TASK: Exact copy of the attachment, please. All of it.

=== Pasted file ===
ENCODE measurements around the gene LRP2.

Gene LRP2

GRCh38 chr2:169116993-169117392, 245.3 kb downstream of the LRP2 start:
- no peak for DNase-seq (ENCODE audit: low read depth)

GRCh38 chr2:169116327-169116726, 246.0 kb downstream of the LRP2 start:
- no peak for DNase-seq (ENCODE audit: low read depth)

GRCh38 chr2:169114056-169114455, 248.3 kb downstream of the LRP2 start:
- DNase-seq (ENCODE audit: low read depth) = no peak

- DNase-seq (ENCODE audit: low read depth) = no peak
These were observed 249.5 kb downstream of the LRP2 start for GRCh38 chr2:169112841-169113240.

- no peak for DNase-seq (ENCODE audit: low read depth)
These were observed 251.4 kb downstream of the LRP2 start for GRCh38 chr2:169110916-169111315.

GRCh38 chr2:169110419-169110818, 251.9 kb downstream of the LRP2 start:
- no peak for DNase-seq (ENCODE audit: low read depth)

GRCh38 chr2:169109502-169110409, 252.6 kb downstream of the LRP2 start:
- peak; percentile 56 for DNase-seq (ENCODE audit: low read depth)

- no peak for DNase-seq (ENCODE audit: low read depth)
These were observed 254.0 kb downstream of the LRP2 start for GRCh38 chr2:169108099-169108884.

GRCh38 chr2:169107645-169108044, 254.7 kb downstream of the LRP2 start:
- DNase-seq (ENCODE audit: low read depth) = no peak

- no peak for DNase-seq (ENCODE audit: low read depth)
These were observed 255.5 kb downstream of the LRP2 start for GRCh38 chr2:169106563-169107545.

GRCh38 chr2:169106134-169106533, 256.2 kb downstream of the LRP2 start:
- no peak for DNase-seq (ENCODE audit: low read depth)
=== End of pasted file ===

ENCODE measurements around the gene LRP2.

Gene LRP2

GRCh38 chr2:169116993-169117392, 245.3 kb downstream of the LRP2 start:
- no peak for DNase-seq (ENCODE audit: low read depth)

GRCh38 chr2:169116327-169116726, 246.0 kb downstream of the LRP2 start:
- no peak for DNase-seq (ENCODE audit: low read depth)

GRCh38 chr2:169114056-169114455, 248.3 kb downstream of the LRP2 start:
- DNase-seq (ENCODE audit: low read depth) = no peak

- DNase-seq (ENCODE audit: low read depth) = no peak
These were observed 249.5 kb downstream of the LRP2 start for GRCh38 chr2:169112841-169113240.

- no peak for DNase-seq (ENCODE audit: low read depth)
These were observed 251.4 kb downstream of the LRP2 start for GRCh38 chr2:169110916-169111315.

GRCh38 chr2:169110419-169110818, 251.9 kb downstream of the LRP2 start:
- no peak for DNase-seq (ENCODE audit: low read depth)

GRCh38 chr2:169109502-169110409, 252.6 kb downstream of the LRP2 start:
- peak; percentile 56 for DNase-seq (ENCODE audit: low read depth)

- no peak for DNase-seq (ENCODE audit: low read depth)
These were observed 254.0 kb downstream of the LRP2 start for GRCh38 chr2:169108099-169108884.

GRCh38 chr2:169107645-169108044, 254.7 kb downstream of the LRP2 start:
- DNase-seq (ENCODE audit: low read depth) = no peak

- no peak for DNase-seq (ENCODE audit: low read depth)
These were observed 255.5 kb downstream of the LRP2 start for GRCh38 chr2:169106563-169107545.

GRCh38 chr2:169106134-169106533, 256.2 kb downstream of the LRP2 start:
- no peak for DNase-seq (ENCODE audit: low read depth)